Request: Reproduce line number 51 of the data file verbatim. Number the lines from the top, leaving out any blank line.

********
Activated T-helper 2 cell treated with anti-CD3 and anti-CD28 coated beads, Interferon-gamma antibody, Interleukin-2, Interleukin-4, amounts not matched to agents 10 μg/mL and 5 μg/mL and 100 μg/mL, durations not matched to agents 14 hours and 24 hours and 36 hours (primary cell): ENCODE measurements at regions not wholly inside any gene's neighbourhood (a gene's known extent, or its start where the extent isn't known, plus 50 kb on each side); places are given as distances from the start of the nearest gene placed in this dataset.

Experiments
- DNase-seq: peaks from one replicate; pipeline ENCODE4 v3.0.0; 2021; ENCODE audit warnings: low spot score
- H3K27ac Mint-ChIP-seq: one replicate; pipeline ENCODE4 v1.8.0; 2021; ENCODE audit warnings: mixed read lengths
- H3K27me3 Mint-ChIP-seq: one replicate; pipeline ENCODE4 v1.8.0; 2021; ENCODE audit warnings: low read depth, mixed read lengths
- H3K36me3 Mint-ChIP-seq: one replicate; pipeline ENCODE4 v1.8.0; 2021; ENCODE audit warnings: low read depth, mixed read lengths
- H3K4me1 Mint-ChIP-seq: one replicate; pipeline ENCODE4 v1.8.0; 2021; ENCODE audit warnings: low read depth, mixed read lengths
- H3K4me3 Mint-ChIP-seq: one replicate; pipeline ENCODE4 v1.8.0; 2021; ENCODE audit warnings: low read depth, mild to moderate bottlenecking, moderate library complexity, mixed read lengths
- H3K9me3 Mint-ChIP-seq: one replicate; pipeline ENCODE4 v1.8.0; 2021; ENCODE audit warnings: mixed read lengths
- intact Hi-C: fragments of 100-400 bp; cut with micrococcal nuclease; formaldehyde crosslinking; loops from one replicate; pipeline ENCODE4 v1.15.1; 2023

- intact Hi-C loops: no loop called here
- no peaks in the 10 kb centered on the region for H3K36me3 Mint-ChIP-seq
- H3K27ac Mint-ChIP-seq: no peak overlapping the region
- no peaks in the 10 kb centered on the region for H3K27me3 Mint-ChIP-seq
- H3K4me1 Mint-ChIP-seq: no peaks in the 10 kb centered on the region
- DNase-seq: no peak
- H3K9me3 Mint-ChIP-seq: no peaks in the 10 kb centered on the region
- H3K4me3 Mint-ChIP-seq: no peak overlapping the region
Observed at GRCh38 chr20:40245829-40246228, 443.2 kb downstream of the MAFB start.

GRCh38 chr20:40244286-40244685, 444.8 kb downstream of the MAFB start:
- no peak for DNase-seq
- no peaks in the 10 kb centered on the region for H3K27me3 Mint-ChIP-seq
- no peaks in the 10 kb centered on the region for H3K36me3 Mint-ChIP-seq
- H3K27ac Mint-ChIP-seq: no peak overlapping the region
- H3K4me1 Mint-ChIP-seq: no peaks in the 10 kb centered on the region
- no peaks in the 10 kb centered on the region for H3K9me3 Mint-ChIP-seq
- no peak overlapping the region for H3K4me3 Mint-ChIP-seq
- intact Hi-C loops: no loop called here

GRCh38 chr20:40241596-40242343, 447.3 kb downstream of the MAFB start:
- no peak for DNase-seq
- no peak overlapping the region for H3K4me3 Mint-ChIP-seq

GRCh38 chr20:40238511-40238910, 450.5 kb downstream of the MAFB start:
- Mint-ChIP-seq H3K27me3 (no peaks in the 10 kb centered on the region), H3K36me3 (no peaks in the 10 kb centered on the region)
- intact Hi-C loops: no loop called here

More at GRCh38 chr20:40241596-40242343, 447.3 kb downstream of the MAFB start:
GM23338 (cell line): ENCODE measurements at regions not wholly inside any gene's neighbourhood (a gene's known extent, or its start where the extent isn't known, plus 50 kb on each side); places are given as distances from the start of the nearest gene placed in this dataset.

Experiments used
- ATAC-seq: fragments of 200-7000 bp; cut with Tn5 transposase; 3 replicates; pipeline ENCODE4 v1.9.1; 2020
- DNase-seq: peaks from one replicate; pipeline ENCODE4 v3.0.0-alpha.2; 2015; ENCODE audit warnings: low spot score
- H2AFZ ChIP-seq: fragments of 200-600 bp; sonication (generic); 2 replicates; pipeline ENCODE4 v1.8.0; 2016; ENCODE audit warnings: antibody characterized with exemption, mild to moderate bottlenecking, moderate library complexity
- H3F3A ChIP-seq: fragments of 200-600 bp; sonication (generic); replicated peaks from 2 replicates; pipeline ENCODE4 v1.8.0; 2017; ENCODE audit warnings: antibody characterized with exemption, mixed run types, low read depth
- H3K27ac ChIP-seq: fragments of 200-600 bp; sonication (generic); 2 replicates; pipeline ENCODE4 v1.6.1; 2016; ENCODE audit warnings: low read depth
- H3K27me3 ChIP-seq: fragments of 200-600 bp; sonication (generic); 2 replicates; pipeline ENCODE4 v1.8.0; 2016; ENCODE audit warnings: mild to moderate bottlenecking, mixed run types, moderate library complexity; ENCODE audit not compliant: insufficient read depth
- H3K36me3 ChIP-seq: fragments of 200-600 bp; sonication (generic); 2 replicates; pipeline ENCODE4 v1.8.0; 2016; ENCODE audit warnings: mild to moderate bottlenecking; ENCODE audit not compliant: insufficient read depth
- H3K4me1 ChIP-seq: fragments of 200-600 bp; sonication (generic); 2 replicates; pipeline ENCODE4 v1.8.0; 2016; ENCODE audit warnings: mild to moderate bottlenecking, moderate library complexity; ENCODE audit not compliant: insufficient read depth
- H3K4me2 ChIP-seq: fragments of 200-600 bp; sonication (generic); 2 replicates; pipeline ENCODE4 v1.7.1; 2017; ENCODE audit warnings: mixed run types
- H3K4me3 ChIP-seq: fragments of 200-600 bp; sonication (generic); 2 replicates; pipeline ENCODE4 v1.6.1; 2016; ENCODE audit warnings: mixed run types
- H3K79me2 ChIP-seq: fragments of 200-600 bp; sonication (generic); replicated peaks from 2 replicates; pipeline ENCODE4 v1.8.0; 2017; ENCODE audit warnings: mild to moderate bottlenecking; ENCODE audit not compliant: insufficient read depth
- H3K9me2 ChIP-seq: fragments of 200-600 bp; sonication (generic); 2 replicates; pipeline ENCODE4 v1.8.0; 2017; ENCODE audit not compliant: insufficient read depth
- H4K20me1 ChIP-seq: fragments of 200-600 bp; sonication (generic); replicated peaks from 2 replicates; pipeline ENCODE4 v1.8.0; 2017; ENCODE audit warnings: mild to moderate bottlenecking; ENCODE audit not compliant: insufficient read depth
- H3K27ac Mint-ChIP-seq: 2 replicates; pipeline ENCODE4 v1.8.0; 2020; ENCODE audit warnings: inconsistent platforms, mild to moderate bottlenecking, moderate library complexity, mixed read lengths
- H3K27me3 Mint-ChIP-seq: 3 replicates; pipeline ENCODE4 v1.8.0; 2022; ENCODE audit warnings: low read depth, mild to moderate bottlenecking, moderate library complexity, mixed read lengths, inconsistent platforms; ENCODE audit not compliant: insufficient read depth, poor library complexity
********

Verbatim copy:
- H3K27ac Mint-ChIP-seq: 2 replicates; pipeline ENCODE4 v1.8.0; 2020; ENCODE audit warnings: inconsistent platforms, mild to moderate bottlenecking, moderate library complexity, mixed read lengths